The gap between environmental
This startling fact appears in Nature in a peer reviewed study of the annual outburst of sea life that teems in the waters upwelling around Kerguelen Island : Effect of natural iron fertilization on carbon sequestration in the Southern Ocean.
Debate about its future policy implications is already off to a false start. Science news is, by definition, new , and the research first surfaced on April 23 in Nature News . a free website more simply written and widely read than the erudite (and expensive) science journal it summarizes. Few will read what Stephane' Blain and forty-six colleagues wrote. What counts instead is headline hype. Quintin Schiermeier's news article leads off like a purple tyrannosaur lecturing tots in a nanny state nursery:
Only Mother Nature Knows How To Fertilize The Ocean
Its subheads are minor masterpieces of Green tabloid
'Natural input of nutrients works ten times better than manmade injections' dis-informs readers by inverting the math -- 'manmade injections' still enjoy 10,000 to 1 leverage in carbon sequestration. The other speaks for itself :
Geo-engineering the ocean won't work
Despite the headline , that's not the scientific article's subject--or its conclusion. It's about biogeochemistry from top to bottom ,and Schiermeier's polemic dismissal of iron fertilization is a manifest example of op-ed engineering. Instead of
the 46 authors of the peer-reviewed Letter To Nature, he quotes only one marine scientist , Ulf Riebesell , who "has been involved in one previous ocean fertilization experiment."
Nature News offers only Riebesell's contention that: "What the team has observed is probably the optimal efficiency of carbon export achievable, you just can't achieve nature's efficiency...That's why geo-engineering the ocean won't work." It also states of fertilization studies at sea "An estimated 80-95% of the iron in these experiments has been 'lost.' This negative spin contrasts with the Biogeochemistry review by New Zealand oceanographer Philip Boyd in the magazine ,which notes both the difference between continuous mixing of deep waters and brief fertilization experiments, and that the new study of natural iron accounts for only 20% of the plankton bloom's uptake.
The study of optimizing iron delivery in synergy with oceanic plant nutrients has barely begun. Yet though speculation about its economic future needs taking with a rather large grain of ferrous sulfate enriched salt. One entrepreneur quoted in today's Times story has an interesting track record , but Nature itself concedes that , even in its present infant form--chucking raw iron salts over the transom of research vessels -- , ocean fertilization could reduce CO2 in the air by 3%--that's 1.4 billion tons annually.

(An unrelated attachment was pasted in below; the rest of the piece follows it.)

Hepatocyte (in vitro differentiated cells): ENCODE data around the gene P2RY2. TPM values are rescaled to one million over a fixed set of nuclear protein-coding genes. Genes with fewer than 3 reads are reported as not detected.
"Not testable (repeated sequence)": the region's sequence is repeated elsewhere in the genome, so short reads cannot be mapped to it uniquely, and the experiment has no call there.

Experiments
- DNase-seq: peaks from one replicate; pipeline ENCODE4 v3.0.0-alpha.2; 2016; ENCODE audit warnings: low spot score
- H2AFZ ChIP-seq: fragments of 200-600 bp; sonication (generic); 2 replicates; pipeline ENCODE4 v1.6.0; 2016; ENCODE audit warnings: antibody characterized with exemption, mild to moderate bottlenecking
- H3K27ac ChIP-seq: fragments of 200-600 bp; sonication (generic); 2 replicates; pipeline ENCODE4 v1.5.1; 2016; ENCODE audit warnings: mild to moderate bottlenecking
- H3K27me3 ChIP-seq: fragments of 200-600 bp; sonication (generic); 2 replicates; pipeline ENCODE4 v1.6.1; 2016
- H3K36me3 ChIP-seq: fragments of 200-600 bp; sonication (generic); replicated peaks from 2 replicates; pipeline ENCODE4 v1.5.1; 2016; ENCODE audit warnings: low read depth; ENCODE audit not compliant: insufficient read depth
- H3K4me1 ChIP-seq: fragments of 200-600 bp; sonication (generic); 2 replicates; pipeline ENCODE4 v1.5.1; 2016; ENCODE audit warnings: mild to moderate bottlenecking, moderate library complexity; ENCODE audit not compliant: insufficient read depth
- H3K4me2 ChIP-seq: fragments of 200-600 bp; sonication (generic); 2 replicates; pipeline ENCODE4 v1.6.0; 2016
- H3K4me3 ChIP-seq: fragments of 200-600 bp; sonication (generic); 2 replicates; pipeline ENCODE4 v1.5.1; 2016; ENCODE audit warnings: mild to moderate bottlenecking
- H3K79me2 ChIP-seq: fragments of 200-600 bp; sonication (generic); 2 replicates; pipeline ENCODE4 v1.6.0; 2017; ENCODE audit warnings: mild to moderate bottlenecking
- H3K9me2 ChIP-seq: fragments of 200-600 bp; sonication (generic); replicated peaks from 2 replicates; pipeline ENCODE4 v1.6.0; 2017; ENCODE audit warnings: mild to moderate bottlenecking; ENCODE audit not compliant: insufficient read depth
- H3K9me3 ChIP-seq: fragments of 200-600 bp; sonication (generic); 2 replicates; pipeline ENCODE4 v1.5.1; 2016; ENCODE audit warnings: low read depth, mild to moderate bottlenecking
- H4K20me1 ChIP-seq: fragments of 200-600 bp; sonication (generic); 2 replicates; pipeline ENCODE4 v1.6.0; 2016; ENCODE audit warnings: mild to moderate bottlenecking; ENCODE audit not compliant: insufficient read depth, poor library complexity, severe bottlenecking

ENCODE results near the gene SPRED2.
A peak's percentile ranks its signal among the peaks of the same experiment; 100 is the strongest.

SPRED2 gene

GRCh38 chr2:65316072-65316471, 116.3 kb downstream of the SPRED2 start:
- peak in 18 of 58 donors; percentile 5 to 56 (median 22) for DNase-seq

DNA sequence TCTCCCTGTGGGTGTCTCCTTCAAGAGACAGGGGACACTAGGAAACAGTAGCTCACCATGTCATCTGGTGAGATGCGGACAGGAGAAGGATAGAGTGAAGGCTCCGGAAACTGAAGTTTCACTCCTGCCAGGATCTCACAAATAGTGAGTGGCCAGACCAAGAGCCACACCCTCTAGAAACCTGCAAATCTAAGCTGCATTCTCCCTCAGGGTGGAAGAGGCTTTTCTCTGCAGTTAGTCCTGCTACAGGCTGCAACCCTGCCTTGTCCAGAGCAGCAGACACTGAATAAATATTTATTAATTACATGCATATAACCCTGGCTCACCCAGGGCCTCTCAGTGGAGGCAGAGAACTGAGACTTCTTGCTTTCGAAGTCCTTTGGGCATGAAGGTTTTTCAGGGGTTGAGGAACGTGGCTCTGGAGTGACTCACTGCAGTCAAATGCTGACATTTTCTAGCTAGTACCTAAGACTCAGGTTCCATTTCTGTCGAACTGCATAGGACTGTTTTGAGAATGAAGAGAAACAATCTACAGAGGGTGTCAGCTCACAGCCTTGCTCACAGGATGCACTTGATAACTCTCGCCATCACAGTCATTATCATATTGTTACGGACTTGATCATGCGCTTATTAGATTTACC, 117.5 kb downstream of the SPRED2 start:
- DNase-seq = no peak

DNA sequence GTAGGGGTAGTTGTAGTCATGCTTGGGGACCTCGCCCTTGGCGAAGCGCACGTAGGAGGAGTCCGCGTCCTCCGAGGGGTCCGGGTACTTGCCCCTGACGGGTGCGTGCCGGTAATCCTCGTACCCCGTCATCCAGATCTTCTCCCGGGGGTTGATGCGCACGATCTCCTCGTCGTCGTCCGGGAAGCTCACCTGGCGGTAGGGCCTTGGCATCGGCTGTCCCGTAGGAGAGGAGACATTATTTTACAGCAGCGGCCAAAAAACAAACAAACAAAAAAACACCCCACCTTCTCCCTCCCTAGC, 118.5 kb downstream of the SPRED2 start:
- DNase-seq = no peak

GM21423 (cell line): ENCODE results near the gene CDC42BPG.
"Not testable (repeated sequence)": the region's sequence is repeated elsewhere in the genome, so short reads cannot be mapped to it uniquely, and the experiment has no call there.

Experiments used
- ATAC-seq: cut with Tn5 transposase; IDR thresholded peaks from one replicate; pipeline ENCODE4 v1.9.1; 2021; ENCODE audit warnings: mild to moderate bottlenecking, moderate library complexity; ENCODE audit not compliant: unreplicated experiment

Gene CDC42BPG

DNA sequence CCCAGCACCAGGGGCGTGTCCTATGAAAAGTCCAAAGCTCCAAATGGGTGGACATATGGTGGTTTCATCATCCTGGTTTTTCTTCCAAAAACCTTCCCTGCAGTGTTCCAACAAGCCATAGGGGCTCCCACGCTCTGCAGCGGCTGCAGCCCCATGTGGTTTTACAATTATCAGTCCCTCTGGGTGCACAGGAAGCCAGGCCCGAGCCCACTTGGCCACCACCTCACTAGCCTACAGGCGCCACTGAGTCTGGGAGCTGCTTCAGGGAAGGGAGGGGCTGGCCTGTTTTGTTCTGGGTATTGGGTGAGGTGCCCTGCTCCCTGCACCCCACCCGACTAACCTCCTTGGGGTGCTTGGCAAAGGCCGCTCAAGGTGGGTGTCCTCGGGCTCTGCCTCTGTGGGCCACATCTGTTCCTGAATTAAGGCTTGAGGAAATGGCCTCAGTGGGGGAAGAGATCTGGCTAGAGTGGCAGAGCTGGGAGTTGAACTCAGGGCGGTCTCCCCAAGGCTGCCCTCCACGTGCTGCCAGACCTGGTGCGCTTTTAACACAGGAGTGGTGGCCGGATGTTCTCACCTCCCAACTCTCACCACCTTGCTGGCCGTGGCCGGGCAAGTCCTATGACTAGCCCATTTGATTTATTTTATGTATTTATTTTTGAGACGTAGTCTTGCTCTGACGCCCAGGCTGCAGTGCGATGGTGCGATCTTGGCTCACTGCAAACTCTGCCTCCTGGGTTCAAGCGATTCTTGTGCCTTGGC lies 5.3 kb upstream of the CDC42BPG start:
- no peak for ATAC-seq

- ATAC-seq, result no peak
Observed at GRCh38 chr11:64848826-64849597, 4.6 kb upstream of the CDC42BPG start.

No reasonable scientist expects a
new species of engineering , Geo- or otherwise, to converge on the
of nature and practicality in the first few tries. Ocean water comes in
many flavors and unique
phytoplankton communities have evolved to take
advantage of the
taste of each. It took decades of research on land to develop the
soil-specific targeted micronutrients ( E.G. boron and copper ) that
enable the Green Revolution to fend off
famine in human communities too poor to afford bulk nitrogen and
If anything should make mother nature queasy , it's the odor of 19th century Vitalism permeating Nature News' anemic coverage of iron's huge carbon offset return. The premise that iron atoms touched by man somehow differ from those upwelling from the deep green sea may appeal to Dark Greens, but it too much recalls the metaphysical aversion to biotech of the religious Right, and pop ecologists who blanch at ocean fertilization while exhorting us to eat farmed salmon raised on a Geritol spiked diet.
Half a century ago , Al Gore's erstwhile mentor, atmospheric scientist Roger Revelle observed that in pouring CO2 into the air "human beings are now carrying out a large scale geophysical experiment."
Engineers instead ask how best to design the experiment .Climate change is not a matter of one generation, and neither is technology. Its permanance as an evolving human institution necessarily requires an ever growing understanding of of our interaction with nature , including the biogeochemical cycle of iron. From colloid chemistry ( the Victorian term for nanotech ) to nutritional ecology, the task of learning the limits of our capacity for constructive environmental change remains largely unpaid for and undone.
This seems lost on Al Gore. His response to the promise of geo-engineering has been to propose a Wayback Machine instead. His call to cut CO2 90% by 2050 means turning the energy clock back to 1880--and waving goodbye to much carbon-based civilization has achieved in the century since Revelle's scientific forebears launched the Challenger Expedition.By ignoring the technical depth of this new controversy , Nature News has created an hazard to scientific navigation too. Nature is a flagship journal many media leaders follow like The Economist, presuming its rigorously peer-reviewed wake will lead to safe harbor. Suffering Nature News online to pop off Green flares risks luring them all onto the scientific rocks.
So please read the whole thing-- Nature is available in any science library-- to get past the Post-Earth Day, Pre-IPCC report press conference bits and access both the Biogeochemistry review and Blair et al.